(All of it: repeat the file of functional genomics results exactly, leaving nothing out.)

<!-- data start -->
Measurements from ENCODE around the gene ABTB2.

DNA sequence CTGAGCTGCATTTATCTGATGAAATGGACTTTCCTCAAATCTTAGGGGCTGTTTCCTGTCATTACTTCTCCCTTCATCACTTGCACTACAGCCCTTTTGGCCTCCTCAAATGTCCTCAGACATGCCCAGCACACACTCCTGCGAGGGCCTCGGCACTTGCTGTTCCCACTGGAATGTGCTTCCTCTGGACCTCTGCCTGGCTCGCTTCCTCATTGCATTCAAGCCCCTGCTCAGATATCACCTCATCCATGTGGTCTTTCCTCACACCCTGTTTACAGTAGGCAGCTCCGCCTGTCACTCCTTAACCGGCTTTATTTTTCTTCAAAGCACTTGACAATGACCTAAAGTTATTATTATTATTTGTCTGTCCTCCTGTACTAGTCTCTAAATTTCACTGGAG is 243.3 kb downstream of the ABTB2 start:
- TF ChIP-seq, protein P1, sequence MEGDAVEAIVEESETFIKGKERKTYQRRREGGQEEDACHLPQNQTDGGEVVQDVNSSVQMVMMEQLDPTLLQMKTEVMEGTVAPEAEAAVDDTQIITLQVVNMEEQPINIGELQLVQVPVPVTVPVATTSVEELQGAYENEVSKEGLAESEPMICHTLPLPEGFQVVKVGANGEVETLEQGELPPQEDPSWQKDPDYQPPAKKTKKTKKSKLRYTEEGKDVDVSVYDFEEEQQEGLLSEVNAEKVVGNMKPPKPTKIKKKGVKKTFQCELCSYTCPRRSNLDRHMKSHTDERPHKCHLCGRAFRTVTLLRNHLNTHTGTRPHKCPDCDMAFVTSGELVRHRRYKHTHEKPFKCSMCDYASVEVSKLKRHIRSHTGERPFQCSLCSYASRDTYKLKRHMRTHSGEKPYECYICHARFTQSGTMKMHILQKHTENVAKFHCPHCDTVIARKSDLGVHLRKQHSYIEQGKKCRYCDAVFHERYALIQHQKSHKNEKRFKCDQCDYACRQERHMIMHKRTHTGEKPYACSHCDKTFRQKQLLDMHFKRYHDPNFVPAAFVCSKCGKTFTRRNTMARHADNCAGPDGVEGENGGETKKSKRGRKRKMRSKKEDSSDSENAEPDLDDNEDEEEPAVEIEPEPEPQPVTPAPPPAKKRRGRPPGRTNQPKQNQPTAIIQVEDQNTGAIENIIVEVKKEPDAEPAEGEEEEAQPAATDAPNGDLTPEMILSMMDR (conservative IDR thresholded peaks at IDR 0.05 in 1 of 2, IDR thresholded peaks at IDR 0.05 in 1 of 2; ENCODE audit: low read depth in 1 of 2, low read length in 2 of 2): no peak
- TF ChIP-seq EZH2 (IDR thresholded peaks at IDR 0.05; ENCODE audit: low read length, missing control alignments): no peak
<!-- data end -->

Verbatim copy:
Measurements from ENCODE around the gene ABTB2.

DNA sequence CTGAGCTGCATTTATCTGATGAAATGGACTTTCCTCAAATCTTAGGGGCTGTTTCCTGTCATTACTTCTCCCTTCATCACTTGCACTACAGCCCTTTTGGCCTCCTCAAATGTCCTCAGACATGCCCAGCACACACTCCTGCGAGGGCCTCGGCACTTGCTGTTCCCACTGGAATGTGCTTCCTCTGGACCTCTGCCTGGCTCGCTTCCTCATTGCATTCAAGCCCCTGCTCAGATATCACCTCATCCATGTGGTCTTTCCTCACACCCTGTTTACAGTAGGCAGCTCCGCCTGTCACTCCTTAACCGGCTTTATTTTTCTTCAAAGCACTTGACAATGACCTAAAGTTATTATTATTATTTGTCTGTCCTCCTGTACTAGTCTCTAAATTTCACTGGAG is 243.3 kb downstream of the ABTB2 start:
- TF ChIP-seq, protein P1, sequence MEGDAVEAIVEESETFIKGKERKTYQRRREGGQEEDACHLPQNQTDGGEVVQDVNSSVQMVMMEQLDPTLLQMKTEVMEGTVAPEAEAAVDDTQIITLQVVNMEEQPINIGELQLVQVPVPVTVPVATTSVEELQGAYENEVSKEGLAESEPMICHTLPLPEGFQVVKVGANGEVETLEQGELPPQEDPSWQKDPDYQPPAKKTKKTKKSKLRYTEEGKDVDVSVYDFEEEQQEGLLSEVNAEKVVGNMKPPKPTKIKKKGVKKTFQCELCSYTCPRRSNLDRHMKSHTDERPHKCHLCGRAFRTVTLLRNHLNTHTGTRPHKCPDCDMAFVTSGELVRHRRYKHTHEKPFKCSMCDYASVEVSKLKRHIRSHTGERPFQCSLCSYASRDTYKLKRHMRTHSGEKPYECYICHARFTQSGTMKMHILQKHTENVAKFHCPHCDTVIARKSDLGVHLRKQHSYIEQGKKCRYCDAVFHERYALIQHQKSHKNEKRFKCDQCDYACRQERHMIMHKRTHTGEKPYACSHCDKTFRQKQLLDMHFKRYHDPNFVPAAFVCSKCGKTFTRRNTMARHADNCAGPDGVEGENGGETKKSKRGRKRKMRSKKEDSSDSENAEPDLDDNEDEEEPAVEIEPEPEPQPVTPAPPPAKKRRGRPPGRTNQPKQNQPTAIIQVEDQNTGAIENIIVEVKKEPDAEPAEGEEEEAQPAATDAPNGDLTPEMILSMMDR (conservative IDR thresholded peaks at IDR 0.05 in 1 of 2, IDR thresholded peaks at IDR 0.05 in 1 of 2; ENCODE audit: low read depth in 1 of 2, low read length in 2 of 2): no peak
- TF ChIP-seq EZH2 (IDR thresholded peaks at IDR 0.05; ENCODE audit: low read length, missing control alignments): no peak